It may or may not turn out to be a good move but I’m not sure they are getting market value on the price. You are basically paying 5 mill a year for a guy that may or may not be good. Compare that to someone like Brian Matusz who signed a 4 year, 3.45 million dollar contract. Matusz has 4 great pitches including a devastating change up, was successful in college, doesn’t have to acclimate to a new country and has great control. Chapman has a 96 MPH fastball but not much else according to scouts and is a bit of a headcase. Prospects don’t make it as starters with one or two pitches unless they have great control or a great out pitch regardless of velocity. And if he ends up in the bullpen you are paying big money to a left handed specialist. I would rather build through the draft.

  2. Phil - Jan 10, 2010 at 5:46 PM

    As a long-time Reds fan – from FRobby’s rookie season – I agree. Sure, he’s 22, raw with one really good pitch and he could wash out. But at $5M/year, he’s average closer/3-4 starter money. And the upside is huge.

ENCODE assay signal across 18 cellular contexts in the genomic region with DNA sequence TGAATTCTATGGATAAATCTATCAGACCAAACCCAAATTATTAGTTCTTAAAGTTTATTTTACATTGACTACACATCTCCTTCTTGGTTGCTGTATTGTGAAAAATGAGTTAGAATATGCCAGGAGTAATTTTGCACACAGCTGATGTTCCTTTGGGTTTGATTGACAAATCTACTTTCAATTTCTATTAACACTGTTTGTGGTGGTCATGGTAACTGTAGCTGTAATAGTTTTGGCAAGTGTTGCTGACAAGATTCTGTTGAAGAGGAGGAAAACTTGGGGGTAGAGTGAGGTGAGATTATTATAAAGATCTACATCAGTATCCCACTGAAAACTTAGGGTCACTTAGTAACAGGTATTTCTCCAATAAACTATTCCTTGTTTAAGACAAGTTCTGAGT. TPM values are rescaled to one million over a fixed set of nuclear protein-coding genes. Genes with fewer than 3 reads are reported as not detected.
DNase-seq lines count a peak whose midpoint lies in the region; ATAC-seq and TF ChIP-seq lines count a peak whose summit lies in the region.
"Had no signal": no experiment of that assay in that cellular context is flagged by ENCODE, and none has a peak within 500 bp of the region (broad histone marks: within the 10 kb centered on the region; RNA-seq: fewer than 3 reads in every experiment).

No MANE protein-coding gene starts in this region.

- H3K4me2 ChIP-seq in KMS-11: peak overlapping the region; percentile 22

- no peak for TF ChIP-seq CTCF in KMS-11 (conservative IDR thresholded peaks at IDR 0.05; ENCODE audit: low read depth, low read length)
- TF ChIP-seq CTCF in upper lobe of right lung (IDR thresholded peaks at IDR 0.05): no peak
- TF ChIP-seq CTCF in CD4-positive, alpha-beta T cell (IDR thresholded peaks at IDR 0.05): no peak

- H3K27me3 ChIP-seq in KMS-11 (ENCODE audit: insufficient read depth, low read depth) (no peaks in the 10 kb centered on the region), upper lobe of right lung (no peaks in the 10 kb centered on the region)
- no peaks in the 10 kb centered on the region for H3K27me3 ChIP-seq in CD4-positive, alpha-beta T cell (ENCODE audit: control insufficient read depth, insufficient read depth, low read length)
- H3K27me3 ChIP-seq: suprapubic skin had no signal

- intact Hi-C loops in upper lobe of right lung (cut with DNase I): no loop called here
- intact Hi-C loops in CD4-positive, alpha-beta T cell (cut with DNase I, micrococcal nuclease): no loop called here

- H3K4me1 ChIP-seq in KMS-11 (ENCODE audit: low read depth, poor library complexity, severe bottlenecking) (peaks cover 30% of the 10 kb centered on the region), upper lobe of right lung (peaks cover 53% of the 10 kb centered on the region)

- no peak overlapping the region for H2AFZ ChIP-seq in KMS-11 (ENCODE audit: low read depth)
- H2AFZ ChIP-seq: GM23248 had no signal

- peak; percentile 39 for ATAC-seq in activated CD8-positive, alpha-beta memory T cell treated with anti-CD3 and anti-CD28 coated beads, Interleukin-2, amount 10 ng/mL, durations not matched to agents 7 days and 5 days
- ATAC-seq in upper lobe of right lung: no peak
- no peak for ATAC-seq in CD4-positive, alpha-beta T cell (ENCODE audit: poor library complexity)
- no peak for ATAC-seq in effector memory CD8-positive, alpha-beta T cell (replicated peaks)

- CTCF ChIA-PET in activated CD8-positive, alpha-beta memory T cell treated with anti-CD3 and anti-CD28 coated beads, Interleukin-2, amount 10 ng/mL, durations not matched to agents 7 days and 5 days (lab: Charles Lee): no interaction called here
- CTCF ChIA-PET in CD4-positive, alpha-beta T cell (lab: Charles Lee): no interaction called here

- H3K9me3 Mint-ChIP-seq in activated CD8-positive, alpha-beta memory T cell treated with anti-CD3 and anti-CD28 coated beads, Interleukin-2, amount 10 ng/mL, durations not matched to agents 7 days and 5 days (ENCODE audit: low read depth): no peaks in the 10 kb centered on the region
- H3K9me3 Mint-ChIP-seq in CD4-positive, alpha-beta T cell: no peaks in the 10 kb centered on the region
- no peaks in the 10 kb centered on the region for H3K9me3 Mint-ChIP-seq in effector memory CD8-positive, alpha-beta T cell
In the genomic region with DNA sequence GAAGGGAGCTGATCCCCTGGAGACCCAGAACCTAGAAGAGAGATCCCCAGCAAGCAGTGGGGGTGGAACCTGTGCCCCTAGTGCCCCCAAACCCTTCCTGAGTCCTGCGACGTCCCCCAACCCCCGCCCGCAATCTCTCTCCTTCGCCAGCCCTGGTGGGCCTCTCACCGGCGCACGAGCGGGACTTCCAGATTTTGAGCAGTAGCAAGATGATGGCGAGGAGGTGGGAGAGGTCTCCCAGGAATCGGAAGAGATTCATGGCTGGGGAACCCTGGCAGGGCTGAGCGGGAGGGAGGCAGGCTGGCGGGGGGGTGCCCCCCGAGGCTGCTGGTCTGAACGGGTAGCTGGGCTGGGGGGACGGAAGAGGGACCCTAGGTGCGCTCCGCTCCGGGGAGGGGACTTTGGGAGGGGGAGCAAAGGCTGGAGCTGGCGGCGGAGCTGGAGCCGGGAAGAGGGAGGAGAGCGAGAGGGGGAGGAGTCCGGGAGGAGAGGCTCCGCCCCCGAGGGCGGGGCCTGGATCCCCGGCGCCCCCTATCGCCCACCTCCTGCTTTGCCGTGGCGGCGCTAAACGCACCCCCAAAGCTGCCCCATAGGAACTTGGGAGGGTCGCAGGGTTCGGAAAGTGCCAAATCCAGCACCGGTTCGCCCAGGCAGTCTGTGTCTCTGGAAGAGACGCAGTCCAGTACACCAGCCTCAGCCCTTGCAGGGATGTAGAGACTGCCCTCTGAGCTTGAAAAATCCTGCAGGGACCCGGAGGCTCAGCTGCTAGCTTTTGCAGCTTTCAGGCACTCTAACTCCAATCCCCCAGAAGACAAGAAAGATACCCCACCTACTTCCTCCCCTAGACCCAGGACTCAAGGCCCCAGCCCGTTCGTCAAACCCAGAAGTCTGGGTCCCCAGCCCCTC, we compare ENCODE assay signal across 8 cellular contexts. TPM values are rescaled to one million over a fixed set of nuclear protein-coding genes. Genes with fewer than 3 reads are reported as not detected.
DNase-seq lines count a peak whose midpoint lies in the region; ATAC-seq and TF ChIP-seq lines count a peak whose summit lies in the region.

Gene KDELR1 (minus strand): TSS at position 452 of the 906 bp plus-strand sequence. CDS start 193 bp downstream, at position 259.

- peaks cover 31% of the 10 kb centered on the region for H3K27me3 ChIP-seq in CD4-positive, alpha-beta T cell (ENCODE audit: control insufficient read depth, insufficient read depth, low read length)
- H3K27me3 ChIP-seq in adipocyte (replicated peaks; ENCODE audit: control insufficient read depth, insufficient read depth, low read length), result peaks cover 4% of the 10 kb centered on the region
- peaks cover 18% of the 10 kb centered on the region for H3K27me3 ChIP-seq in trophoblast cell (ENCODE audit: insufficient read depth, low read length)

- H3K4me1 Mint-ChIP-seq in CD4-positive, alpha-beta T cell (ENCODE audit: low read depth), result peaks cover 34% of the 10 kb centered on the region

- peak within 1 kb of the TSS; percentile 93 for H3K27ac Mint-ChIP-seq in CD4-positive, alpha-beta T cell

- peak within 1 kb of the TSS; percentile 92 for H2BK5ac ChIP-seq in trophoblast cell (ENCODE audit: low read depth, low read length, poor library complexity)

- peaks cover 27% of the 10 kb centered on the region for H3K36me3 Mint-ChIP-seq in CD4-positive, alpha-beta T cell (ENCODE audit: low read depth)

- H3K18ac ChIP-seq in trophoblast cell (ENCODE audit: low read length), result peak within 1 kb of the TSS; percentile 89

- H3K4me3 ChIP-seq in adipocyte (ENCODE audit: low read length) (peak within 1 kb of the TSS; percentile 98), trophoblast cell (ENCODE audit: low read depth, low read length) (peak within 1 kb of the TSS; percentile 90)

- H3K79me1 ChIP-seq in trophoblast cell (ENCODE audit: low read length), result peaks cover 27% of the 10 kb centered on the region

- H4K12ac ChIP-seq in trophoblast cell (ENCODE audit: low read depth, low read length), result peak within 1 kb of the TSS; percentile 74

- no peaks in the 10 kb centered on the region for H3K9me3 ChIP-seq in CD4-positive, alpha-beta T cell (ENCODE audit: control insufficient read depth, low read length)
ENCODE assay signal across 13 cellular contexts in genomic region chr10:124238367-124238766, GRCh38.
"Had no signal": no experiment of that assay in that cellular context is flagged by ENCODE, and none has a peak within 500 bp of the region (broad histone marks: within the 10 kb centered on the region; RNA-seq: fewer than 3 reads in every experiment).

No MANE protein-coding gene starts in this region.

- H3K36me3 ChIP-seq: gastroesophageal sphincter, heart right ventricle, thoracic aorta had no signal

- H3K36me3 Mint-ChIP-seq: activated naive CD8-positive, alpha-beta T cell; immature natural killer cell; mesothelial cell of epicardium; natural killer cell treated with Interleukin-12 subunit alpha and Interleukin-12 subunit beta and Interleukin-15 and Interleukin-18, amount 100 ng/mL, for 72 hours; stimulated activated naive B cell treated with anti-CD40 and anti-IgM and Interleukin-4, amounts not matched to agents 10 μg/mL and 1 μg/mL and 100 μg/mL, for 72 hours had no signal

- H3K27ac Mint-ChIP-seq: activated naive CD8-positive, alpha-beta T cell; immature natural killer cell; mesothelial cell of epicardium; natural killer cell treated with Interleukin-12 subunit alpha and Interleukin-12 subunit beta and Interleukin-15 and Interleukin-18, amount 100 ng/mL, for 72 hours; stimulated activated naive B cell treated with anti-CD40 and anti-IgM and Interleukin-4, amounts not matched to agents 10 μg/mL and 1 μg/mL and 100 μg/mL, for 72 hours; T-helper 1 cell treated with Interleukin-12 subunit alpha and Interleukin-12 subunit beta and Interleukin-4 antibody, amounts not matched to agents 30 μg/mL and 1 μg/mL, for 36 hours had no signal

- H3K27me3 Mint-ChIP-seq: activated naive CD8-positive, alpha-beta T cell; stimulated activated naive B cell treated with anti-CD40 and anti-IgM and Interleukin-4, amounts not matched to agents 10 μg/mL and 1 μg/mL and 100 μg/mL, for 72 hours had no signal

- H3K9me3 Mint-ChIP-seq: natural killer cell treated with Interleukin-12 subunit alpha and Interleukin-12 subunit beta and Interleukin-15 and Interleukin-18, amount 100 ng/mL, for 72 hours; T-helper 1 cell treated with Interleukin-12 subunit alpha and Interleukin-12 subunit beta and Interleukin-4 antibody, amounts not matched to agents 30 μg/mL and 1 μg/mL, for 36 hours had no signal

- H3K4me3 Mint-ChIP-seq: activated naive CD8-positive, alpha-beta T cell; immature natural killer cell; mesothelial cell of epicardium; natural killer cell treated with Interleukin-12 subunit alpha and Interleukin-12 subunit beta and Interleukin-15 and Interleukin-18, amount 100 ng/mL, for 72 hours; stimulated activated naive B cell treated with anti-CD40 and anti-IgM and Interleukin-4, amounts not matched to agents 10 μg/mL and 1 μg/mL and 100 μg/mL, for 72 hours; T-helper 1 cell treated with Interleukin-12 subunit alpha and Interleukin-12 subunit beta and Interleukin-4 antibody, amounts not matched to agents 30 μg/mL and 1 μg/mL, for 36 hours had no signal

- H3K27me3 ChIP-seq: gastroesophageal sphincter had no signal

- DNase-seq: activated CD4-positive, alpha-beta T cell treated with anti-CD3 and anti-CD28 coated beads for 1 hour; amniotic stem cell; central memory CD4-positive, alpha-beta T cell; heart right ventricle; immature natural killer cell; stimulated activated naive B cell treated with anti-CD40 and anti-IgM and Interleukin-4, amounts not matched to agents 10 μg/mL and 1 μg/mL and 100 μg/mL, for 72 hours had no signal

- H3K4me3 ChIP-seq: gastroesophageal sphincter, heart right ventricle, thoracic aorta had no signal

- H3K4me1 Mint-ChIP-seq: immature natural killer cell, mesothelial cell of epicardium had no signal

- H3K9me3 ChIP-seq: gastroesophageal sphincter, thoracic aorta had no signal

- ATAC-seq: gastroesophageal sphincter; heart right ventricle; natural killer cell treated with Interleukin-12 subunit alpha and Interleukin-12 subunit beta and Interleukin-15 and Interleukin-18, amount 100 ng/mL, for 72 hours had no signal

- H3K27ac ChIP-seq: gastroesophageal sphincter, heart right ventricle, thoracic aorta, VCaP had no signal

I’d rather see the Reds spend money like this than spend it nailing down the age 37 season of a 3B in decline with little power who goes on the DL an average of 3 times per season. Or spend 4/$46M on an elite closer at a time in their success cycle when they can’t give him a lead often enough to justify his salary.
    It’s not only a message to the fans but to the young guys on their roster like Votto, Bruce, Stubbs et al that they may get to play some meaningful games in September and ever October while they’re in Cincy. Right now, this is good.
    Bret, here’s Keith law’s take:
    “When Chapman is on, he’ll show No. 1 starter stuff, with a fastball in the mid-90s (and yes, as high as 101 mph) with good tail and a mid-80s slider that will show plus with legitimate tilt, although the latter pitch isn’t consistent. He does have a soft changeup, but he lacks feel for it and pushes it out of his hand rather than selling it with good arm speed. His command isn’t good, and he’s more thrower than pitcher, with a very loose arm that makes the velocity come out easily. Since defecting, he has worked on his body, and scouts who’ve seen him recently say he’s stronger and in better overall shape. He might be a No. 1 starter; he might be an ace closer; he might be a mountain of frustration.”